As of System Center SP1, the answer is the latter: Windows RT devices can be managed directly by System Center Configuration Manager. In addition, when an update is released in early 2013, Microsoft's Intune cloud-based management tool will also be able to manage these devices.
Today, System Center Configuration Manager and Intune do not interoperate, but thanks to SP1, they'll work together through the Configuration Manager console. That way, you can use one console to manage all your devices.
This means Microsoft is increasing its reliance on EAS, while also shifting away from Exchange as the platform to control devices. That makes sense, as Exchange is oriented around email, which no longer defines the mobile experience as it did in the BlackBerry's heyday. System Center and Intune are meant to manage the whole ecosystem of user devices, so they make sense as the new center for device management.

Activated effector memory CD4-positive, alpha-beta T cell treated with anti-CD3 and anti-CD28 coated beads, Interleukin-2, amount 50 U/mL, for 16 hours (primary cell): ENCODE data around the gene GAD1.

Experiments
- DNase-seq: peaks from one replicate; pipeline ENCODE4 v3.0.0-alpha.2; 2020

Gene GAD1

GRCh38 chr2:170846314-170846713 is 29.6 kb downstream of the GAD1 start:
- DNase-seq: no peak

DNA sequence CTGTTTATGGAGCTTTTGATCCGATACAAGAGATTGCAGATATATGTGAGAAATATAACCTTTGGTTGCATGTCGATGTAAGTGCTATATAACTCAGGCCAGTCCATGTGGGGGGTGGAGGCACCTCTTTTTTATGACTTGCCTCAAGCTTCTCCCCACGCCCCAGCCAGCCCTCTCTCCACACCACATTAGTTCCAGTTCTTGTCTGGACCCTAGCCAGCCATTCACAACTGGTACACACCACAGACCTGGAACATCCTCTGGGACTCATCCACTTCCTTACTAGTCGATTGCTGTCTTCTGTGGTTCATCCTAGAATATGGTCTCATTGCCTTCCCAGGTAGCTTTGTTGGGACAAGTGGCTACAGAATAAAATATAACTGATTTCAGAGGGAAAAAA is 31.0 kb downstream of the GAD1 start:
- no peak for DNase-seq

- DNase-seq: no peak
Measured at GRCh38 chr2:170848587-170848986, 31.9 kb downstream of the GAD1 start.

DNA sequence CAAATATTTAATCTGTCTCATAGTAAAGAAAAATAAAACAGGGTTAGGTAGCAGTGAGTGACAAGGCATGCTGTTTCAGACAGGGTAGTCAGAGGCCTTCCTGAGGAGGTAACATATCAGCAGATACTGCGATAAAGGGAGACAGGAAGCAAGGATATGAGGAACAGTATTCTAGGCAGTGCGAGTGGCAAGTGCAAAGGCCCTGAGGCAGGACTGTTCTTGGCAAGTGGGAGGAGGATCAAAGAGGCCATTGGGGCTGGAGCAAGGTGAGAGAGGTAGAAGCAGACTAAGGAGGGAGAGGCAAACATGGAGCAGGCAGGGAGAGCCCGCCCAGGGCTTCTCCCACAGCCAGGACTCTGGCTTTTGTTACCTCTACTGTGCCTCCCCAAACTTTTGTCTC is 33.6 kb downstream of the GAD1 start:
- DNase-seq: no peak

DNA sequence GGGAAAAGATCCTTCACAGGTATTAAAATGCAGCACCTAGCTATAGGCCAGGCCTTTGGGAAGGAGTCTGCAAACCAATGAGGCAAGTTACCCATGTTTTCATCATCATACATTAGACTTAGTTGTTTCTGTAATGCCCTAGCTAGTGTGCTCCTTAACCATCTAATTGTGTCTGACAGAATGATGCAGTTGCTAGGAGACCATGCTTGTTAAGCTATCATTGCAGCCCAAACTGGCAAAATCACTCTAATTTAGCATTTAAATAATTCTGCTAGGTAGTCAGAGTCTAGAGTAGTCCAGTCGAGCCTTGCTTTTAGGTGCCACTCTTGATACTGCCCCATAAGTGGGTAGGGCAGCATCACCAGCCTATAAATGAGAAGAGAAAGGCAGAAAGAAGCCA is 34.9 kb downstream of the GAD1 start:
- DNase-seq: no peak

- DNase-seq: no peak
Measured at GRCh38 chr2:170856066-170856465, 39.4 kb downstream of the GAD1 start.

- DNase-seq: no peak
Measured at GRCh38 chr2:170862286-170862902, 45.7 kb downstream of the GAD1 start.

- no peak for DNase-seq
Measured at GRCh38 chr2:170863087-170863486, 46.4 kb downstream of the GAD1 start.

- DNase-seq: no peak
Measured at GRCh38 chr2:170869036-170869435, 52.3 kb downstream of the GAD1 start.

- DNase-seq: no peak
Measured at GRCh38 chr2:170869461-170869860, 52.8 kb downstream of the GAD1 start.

These moves also signal Microsoft's wholehearted embrace of the BYOD revolution it enabled in the first place, giving its own devices equal status with Apple's and Google's, as well as cementing the notion of managed heterogeneity as the new normal for IT.
This story, "Microsoft finally joins the BYOD revolution it enabled," was originally published at InfoWorld.com. Get the first word on what the important tech news really means with the InfoWorld Tech Watch blog. For the latest developments in business technology news, follow InfoWorld.com on Twitter.